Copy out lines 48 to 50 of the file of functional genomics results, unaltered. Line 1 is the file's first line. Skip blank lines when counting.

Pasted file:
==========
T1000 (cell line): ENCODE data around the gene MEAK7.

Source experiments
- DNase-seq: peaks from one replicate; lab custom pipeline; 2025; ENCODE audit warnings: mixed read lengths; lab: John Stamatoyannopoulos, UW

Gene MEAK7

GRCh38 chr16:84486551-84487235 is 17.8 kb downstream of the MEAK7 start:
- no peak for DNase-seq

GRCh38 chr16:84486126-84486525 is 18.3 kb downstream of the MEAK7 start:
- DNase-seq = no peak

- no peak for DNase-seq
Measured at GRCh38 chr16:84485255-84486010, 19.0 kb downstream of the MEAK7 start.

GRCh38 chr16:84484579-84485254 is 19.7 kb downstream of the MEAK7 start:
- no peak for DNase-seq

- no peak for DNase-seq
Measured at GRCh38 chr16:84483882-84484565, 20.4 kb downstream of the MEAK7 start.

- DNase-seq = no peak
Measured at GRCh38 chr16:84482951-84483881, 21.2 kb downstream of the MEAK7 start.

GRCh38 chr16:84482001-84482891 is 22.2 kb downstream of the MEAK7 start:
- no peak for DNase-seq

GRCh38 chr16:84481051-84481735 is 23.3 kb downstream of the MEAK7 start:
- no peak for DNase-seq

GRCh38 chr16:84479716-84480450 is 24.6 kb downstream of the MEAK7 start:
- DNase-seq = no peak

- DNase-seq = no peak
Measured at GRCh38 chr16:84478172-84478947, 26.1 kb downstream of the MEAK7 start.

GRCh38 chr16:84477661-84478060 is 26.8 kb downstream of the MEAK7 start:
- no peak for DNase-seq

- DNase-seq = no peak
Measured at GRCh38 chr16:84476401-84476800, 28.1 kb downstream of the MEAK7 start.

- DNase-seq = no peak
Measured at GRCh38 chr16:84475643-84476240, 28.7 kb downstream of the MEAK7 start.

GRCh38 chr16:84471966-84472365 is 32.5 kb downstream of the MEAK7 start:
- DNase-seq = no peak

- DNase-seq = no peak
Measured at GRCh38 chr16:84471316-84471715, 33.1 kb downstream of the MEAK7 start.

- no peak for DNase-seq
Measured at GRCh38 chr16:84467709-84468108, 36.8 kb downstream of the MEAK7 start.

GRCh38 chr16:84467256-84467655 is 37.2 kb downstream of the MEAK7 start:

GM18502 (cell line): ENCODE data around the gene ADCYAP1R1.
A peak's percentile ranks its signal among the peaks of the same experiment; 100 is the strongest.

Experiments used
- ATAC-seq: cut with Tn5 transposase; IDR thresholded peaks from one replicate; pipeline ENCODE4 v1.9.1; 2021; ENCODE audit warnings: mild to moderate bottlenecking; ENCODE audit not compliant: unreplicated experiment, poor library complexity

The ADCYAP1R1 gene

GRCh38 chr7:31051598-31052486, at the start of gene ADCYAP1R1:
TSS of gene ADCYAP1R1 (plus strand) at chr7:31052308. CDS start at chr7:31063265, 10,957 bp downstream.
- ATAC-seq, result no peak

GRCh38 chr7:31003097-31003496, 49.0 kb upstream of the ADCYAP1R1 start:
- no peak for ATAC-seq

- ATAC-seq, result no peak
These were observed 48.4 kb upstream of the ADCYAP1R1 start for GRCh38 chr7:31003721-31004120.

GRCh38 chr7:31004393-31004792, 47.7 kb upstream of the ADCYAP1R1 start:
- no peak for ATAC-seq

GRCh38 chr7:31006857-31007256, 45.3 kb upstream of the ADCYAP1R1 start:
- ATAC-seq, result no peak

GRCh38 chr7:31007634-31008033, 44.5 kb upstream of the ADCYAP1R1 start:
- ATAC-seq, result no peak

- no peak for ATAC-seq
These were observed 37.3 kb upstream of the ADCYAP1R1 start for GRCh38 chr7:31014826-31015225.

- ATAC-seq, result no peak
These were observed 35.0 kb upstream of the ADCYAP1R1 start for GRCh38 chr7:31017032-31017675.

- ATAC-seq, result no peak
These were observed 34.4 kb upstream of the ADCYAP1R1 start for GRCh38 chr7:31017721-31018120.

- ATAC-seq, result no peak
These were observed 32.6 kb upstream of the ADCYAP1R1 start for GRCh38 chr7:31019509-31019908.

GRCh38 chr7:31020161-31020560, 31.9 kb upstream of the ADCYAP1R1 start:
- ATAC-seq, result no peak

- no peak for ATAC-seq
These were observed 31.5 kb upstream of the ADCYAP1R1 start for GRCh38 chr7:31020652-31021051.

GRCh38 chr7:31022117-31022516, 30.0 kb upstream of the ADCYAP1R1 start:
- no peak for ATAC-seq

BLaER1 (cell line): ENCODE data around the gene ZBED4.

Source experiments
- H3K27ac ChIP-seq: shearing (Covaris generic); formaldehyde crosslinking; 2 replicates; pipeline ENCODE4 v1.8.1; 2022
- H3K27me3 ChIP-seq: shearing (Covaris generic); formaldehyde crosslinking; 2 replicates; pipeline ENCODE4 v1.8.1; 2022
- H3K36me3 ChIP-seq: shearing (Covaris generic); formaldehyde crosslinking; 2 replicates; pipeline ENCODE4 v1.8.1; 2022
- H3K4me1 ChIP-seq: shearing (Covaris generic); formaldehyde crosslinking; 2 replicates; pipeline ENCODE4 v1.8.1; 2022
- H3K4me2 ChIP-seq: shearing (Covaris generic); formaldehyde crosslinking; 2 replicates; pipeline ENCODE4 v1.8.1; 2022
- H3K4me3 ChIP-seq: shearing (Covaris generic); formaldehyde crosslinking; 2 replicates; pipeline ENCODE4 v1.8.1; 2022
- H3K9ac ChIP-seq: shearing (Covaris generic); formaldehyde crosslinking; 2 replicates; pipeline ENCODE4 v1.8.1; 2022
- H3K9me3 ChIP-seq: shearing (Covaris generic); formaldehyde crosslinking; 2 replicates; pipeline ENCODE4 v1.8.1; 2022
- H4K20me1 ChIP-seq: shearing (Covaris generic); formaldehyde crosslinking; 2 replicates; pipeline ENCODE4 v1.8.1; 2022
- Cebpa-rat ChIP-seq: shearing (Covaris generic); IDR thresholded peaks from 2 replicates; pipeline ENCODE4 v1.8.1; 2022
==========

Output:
- ATAC-seq, result no peak
These were observed 48.4 kb upstream of the ADCYAP1R1 start for GRCh38 chr7:31003721-31004120.

GRCh38 chr7:31004393-31004792, 47.7 kb upstream of the ADCYAP1R1 start: